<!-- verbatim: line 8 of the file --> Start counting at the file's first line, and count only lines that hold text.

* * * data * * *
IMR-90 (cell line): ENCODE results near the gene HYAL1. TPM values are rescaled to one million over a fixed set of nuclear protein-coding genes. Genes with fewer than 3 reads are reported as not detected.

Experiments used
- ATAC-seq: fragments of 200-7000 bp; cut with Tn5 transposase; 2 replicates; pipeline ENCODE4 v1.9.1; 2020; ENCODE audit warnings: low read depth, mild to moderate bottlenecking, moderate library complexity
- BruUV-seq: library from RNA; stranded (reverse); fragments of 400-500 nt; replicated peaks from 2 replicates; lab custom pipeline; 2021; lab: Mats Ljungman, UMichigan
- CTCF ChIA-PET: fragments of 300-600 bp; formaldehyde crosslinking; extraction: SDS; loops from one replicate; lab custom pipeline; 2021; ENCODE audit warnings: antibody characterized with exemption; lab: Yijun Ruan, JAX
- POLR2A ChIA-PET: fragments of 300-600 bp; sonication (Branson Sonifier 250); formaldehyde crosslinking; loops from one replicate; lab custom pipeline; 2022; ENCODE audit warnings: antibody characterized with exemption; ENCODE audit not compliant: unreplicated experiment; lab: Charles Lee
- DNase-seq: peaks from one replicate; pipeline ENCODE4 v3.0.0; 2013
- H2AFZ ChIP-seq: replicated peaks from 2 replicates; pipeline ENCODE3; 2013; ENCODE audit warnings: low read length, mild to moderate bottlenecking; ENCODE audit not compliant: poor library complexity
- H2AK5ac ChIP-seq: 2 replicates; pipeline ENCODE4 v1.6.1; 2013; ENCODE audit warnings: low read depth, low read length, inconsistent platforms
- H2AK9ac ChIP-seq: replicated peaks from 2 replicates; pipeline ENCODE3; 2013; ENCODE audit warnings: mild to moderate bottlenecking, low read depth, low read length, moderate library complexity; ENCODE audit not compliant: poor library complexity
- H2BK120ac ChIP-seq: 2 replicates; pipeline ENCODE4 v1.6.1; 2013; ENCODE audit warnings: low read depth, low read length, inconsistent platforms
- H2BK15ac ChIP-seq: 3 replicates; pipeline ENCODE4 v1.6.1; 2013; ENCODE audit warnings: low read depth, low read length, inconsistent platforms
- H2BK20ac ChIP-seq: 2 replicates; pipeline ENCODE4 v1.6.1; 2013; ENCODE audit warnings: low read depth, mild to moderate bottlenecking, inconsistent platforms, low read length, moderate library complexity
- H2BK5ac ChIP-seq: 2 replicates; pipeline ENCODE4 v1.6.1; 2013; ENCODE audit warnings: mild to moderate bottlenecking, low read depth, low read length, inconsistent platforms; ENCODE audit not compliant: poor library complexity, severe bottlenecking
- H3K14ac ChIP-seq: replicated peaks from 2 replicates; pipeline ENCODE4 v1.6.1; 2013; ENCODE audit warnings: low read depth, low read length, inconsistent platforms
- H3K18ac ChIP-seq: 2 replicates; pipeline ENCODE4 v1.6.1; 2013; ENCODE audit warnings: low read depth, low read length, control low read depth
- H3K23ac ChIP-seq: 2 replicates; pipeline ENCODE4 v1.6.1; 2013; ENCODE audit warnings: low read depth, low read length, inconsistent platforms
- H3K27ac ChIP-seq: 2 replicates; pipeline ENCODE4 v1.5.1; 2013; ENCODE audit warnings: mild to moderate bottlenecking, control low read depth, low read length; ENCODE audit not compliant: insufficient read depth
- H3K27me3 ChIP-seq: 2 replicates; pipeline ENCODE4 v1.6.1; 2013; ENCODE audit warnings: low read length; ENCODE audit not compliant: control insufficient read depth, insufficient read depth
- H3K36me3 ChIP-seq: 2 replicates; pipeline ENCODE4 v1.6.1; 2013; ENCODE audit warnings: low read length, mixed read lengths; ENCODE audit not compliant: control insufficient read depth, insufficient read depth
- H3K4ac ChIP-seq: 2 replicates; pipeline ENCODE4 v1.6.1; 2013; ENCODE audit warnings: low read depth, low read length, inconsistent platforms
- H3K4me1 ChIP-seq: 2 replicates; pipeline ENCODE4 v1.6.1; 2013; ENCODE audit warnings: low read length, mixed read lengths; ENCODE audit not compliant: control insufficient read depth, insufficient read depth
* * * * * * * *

- H2AFZ ChIP-seq: replicated peaks from 2 replicates; pipeline ENCODE3; 2013; ENCODE audit warnings: low read length, mild to moderate bottlenecking; ENCODE audit not compliant: poor library complexity